The degree of procrastination does not depend on the major or the general direction of study: things are put off both ways.

Let’s look at the true causes of this phenomenon in students.

The Fear of Failure

Here procrastination develops through the mechanism of anxiety. The brain of an anxious person literally cannot be in uncertainty – for them, it is a tremendous stressor.

Even though events can develop in any way, the nervous student will see the worst-case scenario everywhere, which is easier to sabotage immediately.

What is the point of making an effort if the outcome is already clear?

If such people do manage to graduate, they start disrupting interviews because they know full well that recruiters will choose another candidate.

Learned Helplessness

In contrast to the fear of failure, learned helplessness works not as an active anxiety but a depressive beginning.

A person drifts with the flow and gets used to the fact that they are not successful, so they do not even try to change anything.

This can happen to a student who repeatedly receives a bad grade, although they prepared well for the class. The tendency to depression exacerbates the perception of failure, and the person sees them as a pattern.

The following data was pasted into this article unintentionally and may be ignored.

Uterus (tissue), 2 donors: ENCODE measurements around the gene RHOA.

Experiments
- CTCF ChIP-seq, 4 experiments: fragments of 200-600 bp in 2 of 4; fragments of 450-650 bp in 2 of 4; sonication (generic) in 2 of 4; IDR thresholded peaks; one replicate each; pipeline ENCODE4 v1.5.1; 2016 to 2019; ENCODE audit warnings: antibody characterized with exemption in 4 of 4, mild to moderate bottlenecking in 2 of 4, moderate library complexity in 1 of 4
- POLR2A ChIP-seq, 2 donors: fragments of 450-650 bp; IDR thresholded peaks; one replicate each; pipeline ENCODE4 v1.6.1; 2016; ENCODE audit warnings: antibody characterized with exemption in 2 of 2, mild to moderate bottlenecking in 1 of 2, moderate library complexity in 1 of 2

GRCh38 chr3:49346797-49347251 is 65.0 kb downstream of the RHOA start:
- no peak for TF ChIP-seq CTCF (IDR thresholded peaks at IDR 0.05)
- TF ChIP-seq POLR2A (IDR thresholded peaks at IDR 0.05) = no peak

Most often, with learned helplessness, people understand perfectly well what they have to do and when (for example, they have to pass a test strictly by the end of the month), but still do not find the strength to act. As a result, depressive states are only aggravated by feelings of guilt.

The Fall Reward

Our brain is designed to be ready to work only for a reward. The more meaningful the reward, the more enthusiastic the person will be about the work.

However, as time passes, the value of the same reward falls dramatically.

For example, a small child will gladly run an errand for sweets, a toy, or a small amount of money (remember your first earned money and emotions from it!), while an adult quickly gets used to even a high salary.

Students may have different motivations:

  • Recognition of success by other people (classmates, professors).
  • Future success (after the completion of online courses, a new exciting job is waiting for them).